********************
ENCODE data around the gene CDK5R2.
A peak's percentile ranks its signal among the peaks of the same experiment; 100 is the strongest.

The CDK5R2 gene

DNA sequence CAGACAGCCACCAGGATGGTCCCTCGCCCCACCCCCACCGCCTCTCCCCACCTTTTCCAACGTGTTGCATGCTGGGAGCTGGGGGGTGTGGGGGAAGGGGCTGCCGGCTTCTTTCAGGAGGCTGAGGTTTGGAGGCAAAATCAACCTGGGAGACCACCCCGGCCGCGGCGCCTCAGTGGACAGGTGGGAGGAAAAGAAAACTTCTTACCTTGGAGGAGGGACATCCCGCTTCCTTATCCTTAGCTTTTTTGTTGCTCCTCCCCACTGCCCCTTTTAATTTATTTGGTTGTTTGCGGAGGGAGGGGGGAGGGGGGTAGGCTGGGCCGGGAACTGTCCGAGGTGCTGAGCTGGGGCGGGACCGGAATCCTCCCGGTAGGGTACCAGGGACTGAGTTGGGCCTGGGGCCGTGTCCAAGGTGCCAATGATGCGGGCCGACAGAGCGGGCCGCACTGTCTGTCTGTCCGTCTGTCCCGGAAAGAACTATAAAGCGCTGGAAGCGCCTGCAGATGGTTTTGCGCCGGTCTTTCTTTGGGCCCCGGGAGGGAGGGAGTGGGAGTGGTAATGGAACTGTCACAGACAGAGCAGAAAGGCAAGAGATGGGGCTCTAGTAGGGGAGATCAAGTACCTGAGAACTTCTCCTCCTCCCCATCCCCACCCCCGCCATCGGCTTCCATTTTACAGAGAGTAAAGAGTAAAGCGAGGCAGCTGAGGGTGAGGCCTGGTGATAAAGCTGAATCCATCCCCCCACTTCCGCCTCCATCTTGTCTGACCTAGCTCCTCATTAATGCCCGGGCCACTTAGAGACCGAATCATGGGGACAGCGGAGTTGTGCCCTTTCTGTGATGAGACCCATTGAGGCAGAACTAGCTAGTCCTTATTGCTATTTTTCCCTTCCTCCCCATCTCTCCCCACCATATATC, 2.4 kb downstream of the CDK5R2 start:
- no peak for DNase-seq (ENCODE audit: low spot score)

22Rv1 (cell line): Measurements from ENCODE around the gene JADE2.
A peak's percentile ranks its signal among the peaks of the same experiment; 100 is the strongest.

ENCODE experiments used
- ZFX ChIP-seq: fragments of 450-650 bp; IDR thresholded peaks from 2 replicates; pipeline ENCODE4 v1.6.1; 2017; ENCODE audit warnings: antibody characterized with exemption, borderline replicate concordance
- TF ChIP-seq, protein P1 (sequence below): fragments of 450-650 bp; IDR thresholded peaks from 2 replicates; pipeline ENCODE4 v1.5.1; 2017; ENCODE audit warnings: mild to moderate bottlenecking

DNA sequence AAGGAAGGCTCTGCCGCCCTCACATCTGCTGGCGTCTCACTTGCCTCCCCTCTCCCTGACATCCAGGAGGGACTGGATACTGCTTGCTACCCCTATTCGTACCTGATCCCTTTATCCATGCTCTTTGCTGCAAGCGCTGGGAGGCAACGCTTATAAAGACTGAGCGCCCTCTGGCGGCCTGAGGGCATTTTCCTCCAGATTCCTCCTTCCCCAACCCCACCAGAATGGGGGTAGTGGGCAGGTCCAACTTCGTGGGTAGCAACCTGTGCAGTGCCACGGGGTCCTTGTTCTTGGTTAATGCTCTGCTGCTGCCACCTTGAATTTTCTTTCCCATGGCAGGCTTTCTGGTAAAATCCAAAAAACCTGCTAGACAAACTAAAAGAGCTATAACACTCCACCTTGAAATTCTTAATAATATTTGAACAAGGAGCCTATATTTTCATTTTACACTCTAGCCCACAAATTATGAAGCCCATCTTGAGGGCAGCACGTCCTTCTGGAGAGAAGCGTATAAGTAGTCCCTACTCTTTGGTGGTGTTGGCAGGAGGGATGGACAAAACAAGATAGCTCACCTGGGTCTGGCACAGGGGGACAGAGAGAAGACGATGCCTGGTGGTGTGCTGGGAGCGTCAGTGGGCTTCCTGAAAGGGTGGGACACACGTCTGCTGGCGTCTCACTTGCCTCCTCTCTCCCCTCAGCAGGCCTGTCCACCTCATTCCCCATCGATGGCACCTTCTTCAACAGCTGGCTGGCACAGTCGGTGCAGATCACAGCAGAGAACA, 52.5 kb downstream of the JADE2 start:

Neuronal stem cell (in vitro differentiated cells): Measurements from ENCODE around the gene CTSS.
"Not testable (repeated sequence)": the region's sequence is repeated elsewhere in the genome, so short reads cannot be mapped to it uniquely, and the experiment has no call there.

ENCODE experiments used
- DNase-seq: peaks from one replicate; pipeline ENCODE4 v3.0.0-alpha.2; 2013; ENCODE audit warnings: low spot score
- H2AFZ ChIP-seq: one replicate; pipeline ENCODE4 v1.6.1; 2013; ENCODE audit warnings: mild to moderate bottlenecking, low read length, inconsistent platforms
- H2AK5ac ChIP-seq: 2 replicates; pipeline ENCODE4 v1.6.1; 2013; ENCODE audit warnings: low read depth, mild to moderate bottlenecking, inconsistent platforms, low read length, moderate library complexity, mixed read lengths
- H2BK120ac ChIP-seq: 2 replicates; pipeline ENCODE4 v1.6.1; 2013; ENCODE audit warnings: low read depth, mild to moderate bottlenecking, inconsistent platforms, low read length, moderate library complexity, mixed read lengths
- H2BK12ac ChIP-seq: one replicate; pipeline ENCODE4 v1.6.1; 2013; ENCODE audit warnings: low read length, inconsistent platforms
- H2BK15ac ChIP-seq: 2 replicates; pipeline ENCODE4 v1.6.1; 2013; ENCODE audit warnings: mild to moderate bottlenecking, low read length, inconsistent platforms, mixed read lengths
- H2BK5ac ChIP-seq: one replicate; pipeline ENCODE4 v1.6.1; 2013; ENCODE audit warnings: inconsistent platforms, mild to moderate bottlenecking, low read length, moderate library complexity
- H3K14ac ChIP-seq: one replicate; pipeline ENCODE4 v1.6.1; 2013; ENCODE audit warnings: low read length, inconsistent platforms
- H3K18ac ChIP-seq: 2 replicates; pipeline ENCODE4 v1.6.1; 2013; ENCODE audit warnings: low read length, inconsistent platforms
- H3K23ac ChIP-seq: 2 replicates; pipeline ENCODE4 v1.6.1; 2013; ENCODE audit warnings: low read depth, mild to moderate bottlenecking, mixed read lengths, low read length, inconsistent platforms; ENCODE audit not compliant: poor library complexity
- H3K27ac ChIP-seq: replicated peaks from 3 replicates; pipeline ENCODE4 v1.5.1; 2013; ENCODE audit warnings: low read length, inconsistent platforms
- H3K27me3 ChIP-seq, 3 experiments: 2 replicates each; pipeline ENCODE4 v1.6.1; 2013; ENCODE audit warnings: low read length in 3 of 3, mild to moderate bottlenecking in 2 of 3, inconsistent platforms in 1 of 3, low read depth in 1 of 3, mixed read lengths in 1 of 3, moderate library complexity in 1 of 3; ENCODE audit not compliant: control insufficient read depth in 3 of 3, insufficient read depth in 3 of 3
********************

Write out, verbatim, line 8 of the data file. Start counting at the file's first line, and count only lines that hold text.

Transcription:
ENCODE experiments used